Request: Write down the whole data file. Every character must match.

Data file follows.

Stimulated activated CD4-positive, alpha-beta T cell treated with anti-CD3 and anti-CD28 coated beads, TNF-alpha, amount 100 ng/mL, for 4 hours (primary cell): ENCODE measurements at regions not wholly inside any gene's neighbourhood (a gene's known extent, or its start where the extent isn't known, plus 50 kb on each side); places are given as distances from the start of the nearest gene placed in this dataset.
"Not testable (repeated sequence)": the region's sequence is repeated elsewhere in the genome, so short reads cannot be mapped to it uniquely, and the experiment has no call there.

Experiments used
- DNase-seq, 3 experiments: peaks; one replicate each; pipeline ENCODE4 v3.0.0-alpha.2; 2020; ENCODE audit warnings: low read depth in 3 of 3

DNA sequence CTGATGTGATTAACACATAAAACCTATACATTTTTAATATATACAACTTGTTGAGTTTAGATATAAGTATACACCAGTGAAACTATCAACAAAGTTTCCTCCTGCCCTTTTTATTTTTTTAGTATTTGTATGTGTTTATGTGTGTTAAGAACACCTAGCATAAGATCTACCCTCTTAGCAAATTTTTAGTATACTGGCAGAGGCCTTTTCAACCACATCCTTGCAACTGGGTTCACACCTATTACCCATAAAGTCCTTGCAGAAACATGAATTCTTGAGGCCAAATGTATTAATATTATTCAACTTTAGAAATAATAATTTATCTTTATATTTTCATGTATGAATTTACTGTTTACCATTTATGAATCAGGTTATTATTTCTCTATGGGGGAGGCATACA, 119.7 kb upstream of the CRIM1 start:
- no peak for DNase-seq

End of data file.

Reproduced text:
Stimulated activated CD4-positive, alpha-beta T cell treated with anti-CD3 and anti-CD28 coated beads, TNF-alpha, amount 100 ng/mL, for 4 hours (primary cell): ENCODE measurements at regions not wholly inside any gene's neighbourhood (a gene's known extent, or its start where the extent isn't known, plus 50 kb on each side); places are given as distances from the start of the nearest gene placed in this dataset.
"Not testable (repeated sequence)": the region's sequence is repeated elsewhere in the genome, so short reads cannot be mapped to it uniquely, and the experiment has no call there.

Experiments used
- DNase-seq, 3 experiments: peaks; one replicate each; pipeline ENCODE4 v3.0.0-alpha.2; 2020; ENCODE audit warnings: low read depth in 3 of 3

DNA sequence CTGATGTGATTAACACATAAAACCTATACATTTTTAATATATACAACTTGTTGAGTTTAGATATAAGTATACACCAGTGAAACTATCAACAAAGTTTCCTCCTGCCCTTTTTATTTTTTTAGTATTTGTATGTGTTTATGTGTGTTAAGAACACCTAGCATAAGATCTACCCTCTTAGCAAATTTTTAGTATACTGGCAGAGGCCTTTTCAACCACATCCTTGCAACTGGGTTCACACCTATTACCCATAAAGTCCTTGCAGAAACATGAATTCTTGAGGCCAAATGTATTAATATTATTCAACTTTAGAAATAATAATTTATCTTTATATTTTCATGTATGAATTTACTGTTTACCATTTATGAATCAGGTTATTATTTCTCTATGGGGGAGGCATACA, 119.7 kb upstream of the CRIM1 start:
- no peak for DNase-seq